LOS ANGELES — Organizations representing Hispanics, Asian-Americans and Native Americans, who joined with the NAACP in 2000 to increase minority hiring in the TV industry, are broadening their focus to the big screen.
The Multi-Ethnic Media Coalition called Thursday on Sony, Warner Bros., Fox, Universal, Paramount and Disney to enter discussions aimed at bringing full diversity to on- and off-camera jobs, including the executive ranks.
The uproar over this year's all-white cast of Academy Award acting nominees helped set the stage for the new effort, coalition leaders said. Latino representation in the nominees was only behind the camera, led by the Mexican filmmakers of "The Revenant": director Alejandro Inarritu and cinematographer Emmanuel Lubezki.
"Now is the time, while there's a lot of attention focused on this," said Daniel Mayeda, co-chair of the Asian Pacific American Media Coalition, one of the umbrella group's members.
While the movie academy hastily adopted new rules aimed at breaking up future white monopolies for the Oscars, the studios and their hiring practices are the root of the problem, he said.
"We can have the most diverse set of awards voters, but we're not going to have any nominations or wins for people of color if there are no roles," Mayeda said.
Alex Nogales, president and CEO of the National Hispanic Media Coalition, agreed.
The Oscars and other awards "are the last in the line of this whole thing called show business. The real culprits are at the very top, with the film studios first and foremost," Nogales said.
The battle isn't the same for every ethnic group.
While all minorities struggle to gain a foothold in films, it's non-blacks who face the stiffest challenge. Last Saturday's Screen Actors Guild Awards offered a dramatic illustration: There were a number of minority winners, including Idris Elba, Uzo Aduba, Queen Latifah and Viola Davis, all of them black.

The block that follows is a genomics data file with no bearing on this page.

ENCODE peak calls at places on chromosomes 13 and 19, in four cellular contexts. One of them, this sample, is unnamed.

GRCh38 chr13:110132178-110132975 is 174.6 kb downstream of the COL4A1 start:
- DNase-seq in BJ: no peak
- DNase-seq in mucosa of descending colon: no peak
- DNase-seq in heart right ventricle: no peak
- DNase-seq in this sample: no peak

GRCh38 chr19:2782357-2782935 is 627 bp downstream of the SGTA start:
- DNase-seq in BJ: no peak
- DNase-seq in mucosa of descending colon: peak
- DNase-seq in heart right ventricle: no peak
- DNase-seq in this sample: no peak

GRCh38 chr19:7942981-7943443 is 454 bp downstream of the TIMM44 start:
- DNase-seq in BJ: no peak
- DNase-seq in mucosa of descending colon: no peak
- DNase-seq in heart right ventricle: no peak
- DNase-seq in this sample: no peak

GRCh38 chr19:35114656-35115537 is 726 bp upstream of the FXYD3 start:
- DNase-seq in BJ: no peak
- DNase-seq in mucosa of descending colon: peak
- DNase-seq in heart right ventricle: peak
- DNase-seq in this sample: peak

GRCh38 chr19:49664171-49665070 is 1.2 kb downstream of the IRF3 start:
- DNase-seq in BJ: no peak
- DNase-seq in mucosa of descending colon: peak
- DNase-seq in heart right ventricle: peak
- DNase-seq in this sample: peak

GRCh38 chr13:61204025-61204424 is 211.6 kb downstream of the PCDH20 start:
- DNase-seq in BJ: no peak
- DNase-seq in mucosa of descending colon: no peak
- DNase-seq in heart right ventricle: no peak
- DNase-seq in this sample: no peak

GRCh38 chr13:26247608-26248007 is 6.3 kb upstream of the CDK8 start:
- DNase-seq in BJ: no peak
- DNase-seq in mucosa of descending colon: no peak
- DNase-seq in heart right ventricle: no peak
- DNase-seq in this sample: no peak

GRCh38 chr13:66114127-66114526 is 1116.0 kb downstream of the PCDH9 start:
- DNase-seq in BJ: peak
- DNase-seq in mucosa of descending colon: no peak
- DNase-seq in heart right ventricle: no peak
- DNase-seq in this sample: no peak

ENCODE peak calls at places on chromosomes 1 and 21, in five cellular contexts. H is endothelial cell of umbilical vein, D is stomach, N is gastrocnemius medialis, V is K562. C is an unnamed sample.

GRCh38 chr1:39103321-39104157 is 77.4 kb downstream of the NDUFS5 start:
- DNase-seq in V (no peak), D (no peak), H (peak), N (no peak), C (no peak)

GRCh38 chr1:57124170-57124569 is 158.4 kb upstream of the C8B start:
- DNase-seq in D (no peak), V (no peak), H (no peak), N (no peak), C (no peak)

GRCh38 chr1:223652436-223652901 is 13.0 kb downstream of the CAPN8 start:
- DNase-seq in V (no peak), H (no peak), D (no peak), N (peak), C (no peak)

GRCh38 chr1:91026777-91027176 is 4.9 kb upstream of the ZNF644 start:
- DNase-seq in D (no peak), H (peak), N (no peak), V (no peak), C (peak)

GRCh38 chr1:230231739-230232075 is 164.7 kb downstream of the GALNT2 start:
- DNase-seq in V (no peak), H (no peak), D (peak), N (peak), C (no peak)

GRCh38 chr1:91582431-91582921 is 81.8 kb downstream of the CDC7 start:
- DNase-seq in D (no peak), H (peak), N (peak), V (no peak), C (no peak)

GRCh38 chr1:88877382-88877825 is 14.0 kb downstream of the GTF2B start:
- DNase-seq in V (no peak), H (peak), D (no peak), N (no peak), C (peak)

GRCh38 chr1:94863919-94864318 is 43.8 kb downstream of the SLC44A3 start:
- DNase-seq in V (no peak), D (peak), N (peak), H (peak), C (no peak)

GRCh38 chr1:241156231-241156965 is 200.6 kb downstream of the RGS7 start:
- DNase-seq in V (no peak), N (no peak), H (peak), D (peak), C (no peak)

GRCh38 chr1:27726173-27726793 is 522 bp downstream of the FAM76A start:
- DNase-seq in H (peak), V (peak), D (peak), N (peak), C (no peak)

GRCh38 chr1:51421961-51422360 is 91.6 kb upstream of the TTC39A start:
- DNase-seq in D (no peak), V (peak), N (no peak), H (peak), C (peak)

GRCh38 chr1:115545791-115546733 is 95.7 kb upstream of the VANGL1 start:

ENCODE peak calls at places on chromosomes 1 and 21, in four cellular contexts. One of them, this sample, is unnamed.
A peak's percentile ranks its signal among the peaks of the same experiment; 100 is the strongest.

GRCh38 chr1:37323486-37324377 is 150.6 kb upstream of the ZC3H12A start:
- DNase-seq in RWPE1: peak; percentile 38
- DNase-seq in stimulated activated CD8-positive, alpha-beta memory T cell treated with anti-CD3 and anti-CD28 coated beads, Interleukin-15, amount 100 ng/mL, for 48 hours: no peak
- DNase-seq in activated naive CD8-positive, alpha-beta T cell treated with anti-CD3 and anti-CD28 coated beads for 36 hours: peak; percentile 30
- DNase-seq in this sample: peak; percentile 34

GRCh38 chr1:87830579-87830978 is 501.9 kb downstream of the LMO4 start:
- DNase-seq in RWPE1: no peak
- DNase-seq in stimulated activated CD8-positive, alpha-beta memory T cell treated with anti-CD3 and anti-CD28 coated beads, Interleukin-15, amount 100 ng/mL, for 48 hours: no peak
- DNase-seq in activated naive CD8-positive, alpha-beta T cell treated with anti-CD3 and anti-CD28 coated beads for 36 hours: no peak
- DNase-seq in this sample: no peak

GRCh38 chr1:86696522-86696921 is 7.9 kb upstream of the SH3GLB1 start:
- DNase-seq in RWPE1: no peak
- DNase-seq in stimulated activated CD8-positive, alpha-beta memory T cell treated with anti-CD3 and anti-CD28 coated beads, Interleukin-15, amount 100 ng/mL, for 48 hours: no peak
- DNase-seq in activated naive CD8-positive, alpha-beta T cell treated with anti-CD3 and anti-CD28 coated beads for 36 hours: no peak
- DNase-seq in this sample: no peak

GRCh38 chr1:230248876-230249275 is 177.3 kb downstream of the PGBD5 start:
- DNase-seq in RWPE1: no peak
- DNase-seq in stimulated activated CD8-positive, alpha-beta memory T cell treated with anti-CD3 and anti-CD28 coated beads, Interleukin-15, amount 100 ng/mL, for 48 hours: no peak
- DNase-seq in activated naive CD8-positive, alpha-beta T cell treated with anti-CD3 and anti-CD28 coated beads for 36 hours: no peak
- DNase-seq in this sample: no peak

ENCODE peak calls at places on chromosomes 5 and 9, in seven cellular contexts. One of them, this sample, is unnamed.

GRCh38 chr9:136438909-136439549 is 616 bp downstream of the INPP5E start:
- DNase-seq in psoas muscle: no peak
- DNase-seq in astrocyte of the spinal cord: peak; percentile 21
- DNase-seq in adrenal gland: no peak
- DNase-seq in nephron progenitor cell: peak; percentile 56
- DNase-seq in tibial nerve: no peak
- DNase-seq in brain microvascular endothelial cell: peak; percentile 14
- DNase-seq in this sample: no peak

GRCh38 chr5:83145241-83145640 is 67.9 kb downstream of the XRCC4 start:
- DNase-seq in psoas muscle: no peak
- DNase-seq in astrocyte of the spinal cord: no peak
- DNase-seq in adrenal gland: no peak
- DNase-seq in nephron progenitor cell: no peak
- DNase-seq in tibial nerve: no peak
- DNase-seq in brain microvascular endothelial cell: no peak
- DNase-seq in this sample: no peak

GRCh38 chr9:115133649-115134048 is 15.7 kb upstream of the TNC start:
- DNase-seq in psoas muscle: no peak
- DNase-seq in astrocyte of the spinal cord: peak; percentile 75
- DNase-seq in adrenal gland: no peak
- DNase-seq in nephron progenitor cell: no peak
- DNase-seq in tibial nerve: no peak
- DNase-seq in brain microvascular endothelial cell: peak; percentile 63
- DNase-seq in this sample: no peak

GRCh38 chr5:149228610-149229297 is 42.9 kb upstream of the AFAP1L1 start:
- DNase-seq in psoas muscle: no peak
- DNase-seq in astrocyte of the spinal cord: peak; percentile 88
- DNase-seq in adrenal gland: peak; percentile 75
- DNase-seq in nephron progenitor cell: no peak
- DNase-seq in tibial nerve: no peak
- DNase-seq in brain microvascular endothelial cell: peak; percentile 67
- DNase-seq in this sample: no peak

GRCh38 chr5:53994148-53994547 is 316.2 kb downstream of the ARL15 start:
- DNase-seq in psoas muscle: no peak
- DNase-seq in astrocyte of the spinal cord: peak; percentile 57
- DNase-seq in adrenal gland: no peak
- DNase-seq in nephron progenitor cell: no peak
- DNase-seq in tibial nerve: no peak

"Ladies and gentlemen, welcome to diverse TV," Elba, who won two trophies, said onstage.
Mayeda called their recognition "fantastic," but said the diversity discussion has become "a little binary, a little black and white."
Don Cheadle made a similar point during a recent interview with The Associated Press.
"Diverse doesn't just mean more black people," he said during the Sundance Film Festival last month. "Diverse means more representation from the entire diaspora of what the United States has to offer, not just one particular minority group."
Nogales also lauded the winners. But he chides those who claim such instances represent progress for minorities in general, rather than one group in particular.
"When I hear 'people of color' it angers me, because when I look at who they're talking about, it's African-Americans," he said. "C'mon, guys, let's be real here. African-Americans are doing much better than any other minority in front of and in back of the camera."
Neither he nor Mayeda cast the demand for more inclusiveness as a zero-sum game that risks pitting one minority group against another. Instead, they said, the pressure is on the industry to expand opportunities for all.
The NAACP has committed its support to the new initiative but was unable to take part in its announcement because of other commitments, the coalition said. The black civil rights group did not immediately respond to a request for comment.
There's much work to do, Mayeda said, given how stubbornly the industry clings to tired practices. He cited minority characters that were either played by white actors — Emma Stone as an Asian-American in "Aloha," Ben Affleck as a Hispanic in "Argo" — or ethnic roles that were rewritten to accommodate white actors.
Studios ultimately must change as America does or lose out, Mayeda said.
The country's demographic shift to a non-white majority is predicted within three decades.
"This is not affirmative action. We're talking about how you make more money. More people would buy tickets if you featured people who look like us or reflect modern society," he said.
Coalition leaders said they are heartened by TV's increased diversity, from shows that feature minority casts ("black-ish," ''Jane the Virgin," ''Fresh Off the Boat") to more non-white writers and directors. But there is inequality: Three of the four major networks have a higher percentage of blacks in prime-time shows than exist in the general population, while all other minorities are underrepresented to varying degrees, The Associated Press reported last year.
The coalition is calling on studios to do with films what the group has pressed them to do for TV, including tracking minority employment and implementing or expanding "pipeline" programs to develop minority writers, directors and others.
Lynn Elber is a national television columnist for The Associated Press. Her work can be found at http://bigstory.ap.org/content/lynn-elber and she can be reached at firstname.lastname@example.org and on Twitter at http://twitter.com/lynnelber